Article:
From the Christian Science Monitor, the title of this article says it all: “Plan Columbia: big gains, but the cocaine still flows…”

The “big gains” part consists of the assertions of the White House Drug Czar John Walters:

"There is absolutely no question we are winning …We are squeezing them. We are forcing them to change their drug trafficking routes and their methods," says Walters.

Wait a minute… changing their routes, their methods??? …as for the “cocaine still flows” part of the article:

There is no lack, after all, of coca. Despite the unprecedented eradication efforts, coca cultivation actually increased last year by 8 percent, according to a study released in June by the UN Office on Drugs and Crime (UNODC)… Why? Growing techniques have improved over the years and farmers in some regions are now able to harvest coca leaf six times a year, instead of the usual four harvests.

(Check out the chart in guest poster Daksya’s entry over at DrugWarRant for more on the numbers. )

Near the end of the article comes this last quote.  When even the apologists make statements like these, maybe people will wake up and realize what a colossal waste the so called war on drugs is:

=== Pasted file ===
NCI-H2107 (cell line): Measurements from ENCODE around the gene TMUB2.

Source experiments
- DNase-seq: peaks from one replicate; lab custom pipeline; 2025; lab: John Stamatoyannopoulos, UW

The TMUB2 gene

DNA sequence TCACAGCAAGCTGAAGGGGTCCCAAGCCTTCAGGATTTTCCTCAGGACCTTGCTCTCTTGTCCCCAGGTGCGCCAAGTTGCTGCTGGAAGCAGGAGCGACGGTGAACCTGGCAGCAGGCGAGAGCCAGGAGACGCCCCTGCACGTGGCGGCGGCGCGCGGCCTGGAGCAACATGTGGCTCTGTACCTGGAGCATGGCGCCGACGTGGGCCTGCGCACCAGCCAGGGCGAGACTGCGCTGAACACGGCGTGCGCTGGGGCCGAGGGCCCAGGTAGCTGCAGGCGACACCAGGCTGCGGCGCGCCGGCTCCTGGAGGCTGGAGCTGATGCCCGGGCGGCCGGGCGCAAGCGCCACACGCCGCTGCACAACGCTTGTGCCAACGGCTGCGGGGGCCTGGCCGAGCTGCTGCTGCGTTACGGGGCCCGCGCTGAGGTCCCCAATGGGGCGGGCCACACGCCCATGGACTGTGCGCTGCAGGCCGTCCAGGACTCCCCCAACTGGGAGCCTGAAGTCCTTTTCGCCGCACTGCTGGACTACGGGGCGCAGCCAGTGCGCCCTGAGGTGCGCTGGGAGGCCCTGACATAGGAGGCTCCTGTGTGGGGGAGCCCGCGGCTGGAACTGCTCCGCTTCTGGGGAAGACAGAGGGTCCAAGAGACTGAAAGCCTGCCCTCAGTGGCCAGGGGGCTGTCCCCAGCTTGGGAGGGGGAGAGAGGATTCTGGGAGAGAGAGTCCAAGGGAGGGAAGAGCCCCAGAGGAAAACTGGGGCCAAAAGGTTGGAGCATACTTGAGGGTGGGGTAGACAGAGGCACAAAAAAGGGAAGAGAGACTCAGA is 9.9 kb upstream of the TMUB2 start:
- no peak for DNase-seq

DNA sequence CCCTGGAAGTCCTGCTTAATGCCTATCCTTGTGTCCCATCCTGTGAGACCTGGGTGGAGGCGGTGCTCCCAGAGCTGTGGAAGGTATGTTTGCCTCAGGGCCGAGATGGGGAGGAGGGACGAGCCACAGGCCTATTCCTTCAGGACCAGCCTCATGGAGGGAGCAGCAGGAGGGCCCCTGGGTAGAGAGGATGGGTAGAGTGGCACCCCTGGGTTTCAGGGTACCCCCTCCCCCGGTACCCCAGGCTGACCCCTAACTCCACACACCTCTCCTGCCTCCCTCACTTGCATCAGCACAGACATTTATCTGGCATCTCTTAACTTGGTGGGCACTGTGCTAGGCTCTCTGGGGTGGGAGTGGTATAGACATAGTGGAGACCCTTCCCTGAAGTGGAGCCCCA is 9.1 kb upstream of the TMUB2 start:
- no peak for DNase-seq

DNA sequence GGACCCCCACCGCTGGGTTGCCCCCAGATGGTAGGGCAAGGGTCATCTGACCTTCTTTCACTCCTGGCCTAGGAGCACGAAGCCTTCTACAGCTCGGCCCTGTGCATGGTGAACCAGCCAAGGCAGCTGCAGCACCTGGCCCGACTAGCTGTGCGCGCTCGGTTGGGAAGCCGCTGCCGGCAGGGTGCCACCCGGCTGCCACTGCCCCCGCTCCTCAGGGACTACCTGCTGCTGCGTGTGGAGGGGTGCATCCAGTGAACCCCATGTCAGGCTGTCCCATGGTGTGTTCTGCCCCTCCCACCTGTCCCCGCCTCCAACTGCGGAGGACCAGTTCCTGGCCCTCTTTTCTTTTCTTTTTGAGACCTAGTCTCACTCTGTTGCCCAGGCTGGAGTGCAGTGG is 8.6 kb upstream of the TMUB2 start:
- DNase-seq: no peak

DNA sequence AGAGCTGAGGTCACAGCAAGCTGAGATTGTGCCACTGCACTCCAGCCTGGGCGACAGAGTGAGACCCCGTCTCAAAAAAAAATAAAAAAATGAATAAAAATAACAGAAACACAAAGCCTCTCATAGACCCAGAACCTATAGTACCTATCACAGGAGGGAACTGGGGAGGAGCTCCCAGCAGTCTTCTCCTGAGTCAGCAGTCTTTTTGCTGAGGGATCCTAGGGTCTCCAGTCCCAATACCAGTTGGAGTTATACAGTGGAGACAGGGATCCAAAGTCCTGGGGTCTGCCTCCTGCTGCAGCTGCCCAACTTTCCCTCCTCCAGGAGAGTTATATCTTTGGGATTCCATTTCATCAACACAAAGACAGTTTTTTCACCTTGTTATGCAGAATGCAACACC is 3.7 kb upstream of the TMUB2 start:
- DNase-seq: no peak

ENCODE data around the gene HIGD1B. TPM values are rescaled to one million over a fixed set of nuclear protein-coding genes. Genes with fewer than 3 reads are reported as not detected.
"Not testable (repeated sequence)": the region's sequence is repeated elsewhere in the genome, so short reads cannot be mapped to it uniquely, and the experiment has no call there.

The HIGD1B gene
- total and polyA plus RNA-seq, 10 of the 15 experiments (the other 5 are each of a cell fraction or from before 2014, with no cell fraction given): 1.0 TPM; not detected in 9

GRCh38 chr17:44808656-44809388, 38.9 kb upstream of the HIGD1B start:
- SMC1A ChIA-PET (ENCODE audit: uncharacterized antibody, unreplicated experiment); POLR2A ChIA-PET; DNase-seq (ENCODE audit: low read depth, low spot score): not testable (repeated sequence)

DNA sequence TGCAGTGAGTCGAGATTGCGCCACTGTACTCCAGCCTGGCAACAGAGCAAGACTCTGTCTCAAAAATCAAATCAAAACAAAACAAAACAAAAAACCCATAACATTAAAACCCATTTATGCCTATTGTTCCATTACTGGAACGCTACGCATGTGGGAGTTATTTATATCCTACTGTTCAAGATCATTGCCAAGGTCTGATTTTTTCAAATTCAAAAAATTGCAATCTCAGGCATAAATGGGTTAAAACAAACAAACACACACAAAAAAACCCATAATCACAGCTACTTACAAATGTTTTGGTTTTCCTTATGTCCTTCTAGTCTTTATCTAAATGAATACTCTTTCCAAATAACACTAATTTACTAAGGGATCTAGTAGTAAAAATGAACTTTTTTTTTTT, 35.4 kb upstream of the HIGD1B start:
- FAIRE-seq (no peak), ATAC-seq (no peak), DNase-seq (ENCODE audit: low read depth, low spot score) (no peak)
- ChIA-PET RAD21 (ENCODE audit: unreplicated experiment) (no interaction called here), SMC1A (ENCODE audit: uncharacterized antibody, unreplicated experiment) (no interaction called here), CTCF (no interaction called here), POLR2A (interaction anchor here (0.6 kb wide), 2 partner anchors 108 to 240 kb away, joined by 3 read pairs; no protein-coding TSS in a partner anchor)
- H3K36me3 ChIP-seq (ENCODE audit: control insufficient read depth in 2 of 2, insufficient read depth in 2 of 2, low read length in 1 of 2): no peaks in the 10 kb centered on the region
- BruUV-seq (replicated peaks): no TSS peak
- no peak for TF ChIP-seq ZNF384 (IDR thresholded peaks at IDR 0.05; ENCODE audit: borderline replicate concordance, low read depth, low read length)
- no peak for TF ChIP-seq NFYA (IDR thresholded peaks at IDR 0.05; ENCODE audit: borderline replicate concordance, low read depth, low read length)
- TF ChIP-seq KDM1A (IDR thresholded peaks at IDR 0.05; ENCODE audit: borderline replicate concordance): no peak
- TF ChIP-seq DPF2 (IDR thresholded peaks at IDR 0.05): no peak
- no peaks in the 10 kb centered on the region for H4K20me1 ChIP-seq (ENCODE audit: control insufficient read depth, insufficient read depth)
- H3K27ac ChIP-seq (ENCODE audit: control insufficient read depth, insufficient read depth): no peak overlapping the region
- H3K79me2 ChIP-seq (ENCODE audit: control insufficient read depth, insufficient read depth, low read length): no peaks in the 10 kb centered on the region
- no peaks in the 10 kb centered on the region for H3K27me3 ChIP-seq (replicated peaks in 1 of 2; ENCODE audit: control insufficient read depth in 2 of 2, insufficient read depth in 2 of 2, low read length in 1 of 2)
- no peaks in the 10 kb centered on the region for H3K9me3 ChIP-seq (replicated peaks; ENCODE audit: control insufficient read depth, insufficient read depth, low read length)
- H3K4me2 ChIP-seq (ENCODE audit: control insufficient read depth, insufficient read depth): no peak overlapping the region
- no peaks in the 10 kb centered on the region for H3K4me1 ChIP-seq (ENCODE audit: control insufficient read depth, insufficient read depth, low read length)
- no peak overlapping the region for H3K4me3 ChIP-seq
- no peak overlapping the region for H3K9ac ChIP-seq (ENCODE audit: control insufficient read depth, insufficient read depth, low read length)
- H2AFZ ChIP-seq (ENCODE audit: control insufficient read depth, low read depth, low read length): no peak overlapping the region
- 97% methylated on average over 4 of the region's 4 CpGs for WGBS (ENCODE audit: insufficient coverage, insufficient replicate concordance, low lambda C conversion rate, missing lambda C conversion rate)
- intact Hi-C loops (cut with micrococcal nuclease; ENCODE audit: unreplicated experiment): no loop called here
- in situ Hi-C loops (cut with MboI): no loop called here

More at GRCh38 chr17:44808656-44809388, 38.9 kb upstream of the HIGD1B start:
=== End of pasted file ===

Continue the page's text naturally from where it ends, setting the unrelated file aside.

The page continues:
"We’re making first downs," US Ambassador to Colombia William Wood is fond of saying, "…but we’re not sure how long the football field is."

Someone needs to tell Walters and Wood that 10 yard first downs will never win… on an infinitely long field.

  • Pat

    The entire Christian Science Monitor three day series was one of the most disappointing puff pieces I have ever seen. Worse for it coming from a newspaper that I do respect.

    The U.S. ambassador in Bogata comparing cocaine deaths to the World Trade Center dead was goulish.

    I wrote an extensive rebuttal on my blog, LeftIndependent.

    Sept. 21, 2006 testimony by one of America’s leading experts on Afghanistan, New York University Professor Barnett Rubin, who appeared before front of the United States senate Foreign Relations Committee. “The international drug control regime, which criminalizes narcotics, does not reduce drug use, but it does produce huge profits for criminals and the armed groups and corrupt officials who protect them. Our drug policy grants huge subsidies to our enemies.